"In order to improve the properties of 2-D materials, it's important to first understand how they're put together at a fundamental scale," Idrobo said. "Our microscopy facility at ORNL allows us to see materials in a way they've never been seen before -- down to the level of individual atoms."
Yakobson, a theoretical physicist, and his team specialize in analyzing the interplay of energy at the atomic scale. With ORNL's images in hand, they were not only able to calculate the energies of a much more complex set of defects than are found in graphene or BN but could also match their numbers to the images.
Among the Yakobson team's interesting finds was the existence, reported last year, of conductive subnano "wires" along grain boundaries in MDS. According to their calculations, the effect only occurred when grains met at precise 60-degree angles. The ORNL electron microscopy images make it possible to view these grain boundaries directly.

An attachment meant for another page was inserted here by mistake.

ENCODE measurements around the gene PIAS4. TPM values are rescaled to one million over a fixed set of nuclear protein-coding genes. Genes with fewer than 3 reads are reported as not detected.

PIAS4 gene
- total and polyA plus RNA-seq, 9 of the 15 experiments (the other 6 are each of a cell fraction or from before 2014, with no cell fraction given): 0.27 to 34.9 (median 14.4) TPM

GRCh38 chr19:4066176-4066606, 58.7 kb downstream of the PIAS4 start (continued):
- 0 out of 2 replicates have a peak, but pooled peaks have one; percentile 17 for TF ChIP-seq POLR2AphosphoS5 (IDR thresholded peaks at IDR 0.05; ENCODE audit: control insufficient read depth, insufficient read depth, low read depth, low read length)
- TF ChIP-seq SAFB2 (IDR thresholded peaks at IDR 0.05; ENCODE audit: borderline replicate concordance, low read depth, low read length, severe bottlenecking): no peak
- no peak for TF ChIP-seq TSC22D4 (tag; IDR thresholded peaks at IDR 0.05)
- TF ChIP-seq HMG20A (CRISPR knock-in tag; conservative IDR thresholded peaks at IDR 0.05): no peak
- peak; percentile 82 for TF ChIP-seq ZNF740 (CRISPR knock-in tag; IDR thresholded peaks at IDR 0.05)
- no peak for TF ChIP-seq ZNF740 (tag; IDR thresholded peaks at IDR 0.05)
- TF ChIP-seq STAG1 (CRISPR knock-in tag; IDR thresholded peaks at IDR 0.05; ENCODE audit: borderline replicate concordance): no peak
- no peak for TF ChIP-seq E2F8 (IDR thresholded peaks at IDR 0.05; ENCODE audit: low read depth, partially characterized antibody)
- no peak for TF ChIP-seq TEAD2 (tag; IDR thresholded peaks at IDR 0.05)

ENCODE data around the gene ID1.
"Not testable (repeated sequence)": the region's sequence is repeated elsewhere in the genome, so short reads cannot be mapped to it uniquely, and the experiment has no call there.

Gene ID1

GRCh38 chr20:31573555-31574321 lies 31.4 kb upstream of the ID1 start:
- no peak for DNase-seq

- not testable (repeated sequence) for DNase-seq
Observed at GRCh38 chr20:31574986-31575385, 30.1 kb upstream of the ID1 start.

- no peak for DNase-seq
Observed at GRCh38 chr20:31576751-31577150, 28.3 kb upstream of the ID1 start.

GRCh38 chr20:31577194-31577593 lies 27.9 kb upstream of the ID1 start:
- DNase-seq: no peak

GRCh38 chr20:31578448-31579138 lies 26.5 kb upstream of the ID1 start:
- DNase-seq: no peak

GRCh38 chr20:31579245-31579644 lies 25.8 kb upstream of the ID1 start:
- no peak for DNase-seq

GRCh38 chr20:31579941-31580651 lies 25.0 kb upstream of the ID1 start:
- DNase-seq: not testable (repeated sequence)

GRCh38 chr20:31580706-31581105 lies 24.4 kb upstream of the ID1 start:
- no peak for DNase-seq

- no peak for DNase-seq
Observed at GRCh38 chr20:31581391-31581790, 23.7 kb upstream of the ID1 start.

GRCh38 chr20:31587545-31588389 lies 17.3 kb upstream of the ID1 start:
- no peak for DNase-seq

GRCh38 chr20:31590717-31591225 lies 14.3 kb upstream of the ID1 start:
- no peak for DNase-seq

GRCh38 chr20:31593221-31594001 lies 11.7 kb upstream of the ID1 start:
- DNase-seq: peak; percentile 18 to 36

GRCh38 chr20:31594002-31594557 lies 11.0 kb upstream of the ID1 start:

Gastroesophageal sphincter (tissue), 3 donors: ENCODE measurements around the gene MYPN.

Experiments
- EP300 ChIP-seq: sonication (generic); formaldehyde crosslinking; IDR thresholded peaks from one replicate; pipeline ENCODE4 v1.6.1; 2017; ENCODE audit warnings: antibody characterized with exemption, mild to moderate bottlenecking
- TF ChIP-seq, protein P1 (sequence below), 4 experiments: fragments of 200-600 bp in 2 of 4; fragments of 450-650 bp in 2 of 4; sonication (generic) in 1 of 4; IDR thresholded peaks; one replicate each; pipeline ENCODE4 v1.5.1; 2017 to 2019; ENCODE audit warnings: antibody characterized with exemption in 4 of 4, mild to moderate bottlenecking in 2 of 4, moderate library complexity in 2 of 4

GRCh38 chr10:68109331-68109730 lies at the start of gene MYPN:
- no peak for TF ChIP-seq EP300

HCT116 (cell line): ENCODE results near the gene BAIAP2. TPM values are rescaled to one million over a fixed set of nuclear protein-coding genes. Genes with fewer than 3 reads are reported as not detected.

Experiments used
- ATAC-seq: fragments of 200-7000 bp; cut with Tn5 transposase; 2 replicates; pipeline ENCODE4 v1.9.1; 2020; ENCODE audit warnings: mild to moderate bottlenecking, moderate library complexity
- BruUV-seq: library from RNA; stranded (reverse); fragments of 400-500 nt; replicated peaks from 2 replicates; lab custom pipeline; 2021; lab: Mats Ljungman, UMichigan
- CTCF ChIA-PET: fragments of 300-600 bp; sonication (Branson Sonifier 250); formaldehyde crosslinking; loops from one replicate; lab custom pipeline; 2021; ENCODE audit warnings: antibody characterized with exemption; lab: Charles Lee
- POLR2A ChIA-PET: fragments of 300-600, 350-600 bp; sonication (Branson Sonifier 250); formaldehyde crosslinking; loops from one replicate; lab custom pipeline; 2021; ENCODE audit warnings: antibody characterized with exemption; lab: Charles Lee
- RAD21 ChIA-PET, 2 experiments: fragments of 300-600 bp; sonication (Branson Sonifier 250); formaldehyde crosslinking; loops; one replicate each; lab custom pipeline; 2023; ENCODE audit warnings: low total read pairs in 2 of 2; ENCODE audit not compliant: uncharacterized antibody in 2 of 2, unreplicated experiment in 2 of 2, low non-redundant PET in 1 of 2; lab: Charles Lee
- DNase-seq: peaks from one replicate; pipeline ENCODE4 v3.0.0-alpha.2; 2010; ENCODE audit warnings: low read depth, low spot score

The Rice researchers see many possible ways to combine the materials, not only in two-dimensional layers but also as three-dimensional stacks. "Natural crystals are made of structures bound by the van der Waals force, but they're all of the same composition," Lou said. "Now we have the opportunity to build 3-D crystals with different compositions."
"These are very different materials, with different electronic properties and band gaps. Putting one on top of the other would give us a new type of material that we call van der Waals solids," Ajayan said. "We could put them together in whatever stacking order we need, which would be an interesting new approach in materials science.
|Contact: Mike Williams|